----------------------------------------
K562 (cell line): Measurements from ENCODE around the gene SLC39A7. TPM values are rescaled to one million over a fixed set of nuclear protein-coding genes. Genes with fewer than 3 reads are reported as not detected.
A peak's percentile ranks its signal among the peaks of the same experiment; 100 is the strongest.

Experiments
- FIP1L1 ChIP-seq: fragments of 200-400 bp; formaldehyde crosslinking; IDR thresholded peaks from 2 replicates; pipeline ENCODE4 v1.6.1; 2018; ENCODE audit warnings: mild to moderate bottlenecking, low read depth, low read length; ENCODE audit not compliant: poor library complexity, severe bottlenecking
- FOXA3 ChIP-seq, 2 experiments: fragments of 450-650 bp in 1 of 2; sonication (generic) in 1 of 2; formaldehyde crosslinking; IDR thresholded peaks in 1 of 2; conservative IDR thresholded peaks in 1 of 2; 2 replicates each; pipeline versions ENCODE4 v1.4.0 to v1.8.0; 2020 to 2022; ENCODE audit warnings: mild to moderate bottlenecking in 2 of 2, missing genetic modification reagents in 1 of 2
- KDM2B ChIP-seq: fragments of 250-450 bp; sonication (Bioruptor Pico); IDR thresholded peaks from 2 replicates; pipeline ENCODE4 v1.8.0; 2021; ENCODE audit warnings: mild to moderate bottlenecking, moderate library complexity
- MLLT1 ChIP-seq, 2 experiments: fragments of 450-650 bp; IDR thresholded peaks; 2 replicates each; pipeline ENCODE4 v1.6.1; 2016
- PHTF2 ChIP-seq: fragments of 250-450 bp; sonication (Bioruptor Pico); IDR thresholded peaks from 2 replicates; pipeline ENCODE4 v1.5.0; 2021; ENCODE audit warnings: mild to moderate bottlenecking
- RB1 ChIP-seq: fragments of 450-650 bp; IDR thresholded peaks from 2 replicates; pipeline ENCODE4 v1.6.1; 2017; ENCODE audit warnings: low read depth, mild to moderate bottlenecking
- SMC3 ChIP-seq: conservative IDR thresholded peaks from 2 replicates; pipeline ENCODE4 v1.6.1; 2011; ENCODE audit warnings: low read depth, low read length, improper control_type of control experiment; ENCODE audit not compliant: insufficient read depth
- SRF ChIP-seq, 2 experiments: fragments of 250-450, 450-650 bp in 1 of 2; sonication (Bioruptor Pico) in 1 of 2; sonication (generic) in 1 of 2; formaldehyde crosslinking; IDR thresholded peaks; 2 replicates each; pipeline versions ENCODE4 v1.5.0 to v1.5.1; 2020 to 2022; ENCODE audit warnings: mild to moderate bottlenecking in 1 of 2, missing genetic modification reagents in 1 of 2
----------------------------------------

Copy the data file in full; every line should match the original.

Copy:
K562 (cell line): Measurements from ENCODE around the gene SLC39A7. TPM values are rescaled to one million over a fixed set of nuclear protein-coding genes. Genes with fewer than 3 reads are reported as not detected.
A peak's percentile ranks its signal among the peaks of the same experiment; 100 is the strongest.

Experiments
- FIP1L1 ChIP-seq: fragments of 200-400 bp; formaldehyde crosslinking; IDR thresholded peaks from 2 replicates; pipeline ENCODE4 v1.6.1; 2018; ENCODE audit warnings: mild to moderate bottlenecking, low read depth, low read length; ENCODE audit not compliant: poor library complexity, severe bottlenecking
- FOXA3 ChIP-seq, 2 experiments: fragments of 450-650 bp in 1 of 2; sonication (generic) in 1 of 2; formaldehyde crosslinking; IDR thresholded peaks in 1 of 2; conservative IDR thresholded peaks in 1 of 2; 2 replicates each; pipeline versions ENCODE4 v1.4.0 to v1.8.0; 2020 to 2022; ENCODE audit warnings: mild to moderate bottlenecking in 2 of 2, missing genetic modification reagents in 1 of 2
- KDM2B ChIP-seq: fragments of 250-450 bp; sonication (Bioruptor Pico); IDR thresholded peaks from 2 replicates; pipeline ENCODE4 v1.8.0; 2021; ENCODE audit warnings: mild to moderate bottlenecking, moderate library complexity
- MLLT1 ChIP-seq, 2 experiments: fragments of 450-650 bp; IDR thresholded peaks; 2 replicates each; pipeline ENCODE4 v1.6.1; 2016
- PHTF2 ChIP-seq: fragments of 250-450 bp; sonication (Bioruptor Pico); IDR thresholded peaks from 2 replicates; pipeline ENCODE4 v1.5.0; 2021; ENCODE audit warnings: mild to moderate bottlenecking
- RB1 ChIP-seq: fragments of 450-650 bp; IDR thresholded peaks from 2 replicates; pipeline ENCODE4 v1.6.1; 2017; ENCODE audit warnings: low read depth, mild to moderate bottlenecking
- SMC3 ChIP-seq: conservative IDR thresholded peaks from 2 replicates; pipeline ENCODE4 v1.6.1; 2011; ENCODE audit warnings: low read depth, low read length, improper control_type of control experiment; ENCODE audit not compliant: insufficient read depth
- SRF ChIP-seq, 2 experiments: fragments of 250-450, 450-650 bp in 1 of 2; sonication (Bioruptor Pico) in 1 of 2; sonication (generic) in 1 of 2; formaldehyde crosslinking; IDR thresholded peaks; 2 replicates each; pipeline versions ENCODE4 v1.5.0 to v1.5.1; 2020 to 2022; ENCODE audit warnings: mild to moderate bottlenecking in 1 of 2, missing genetic modification reagents in 1 of 2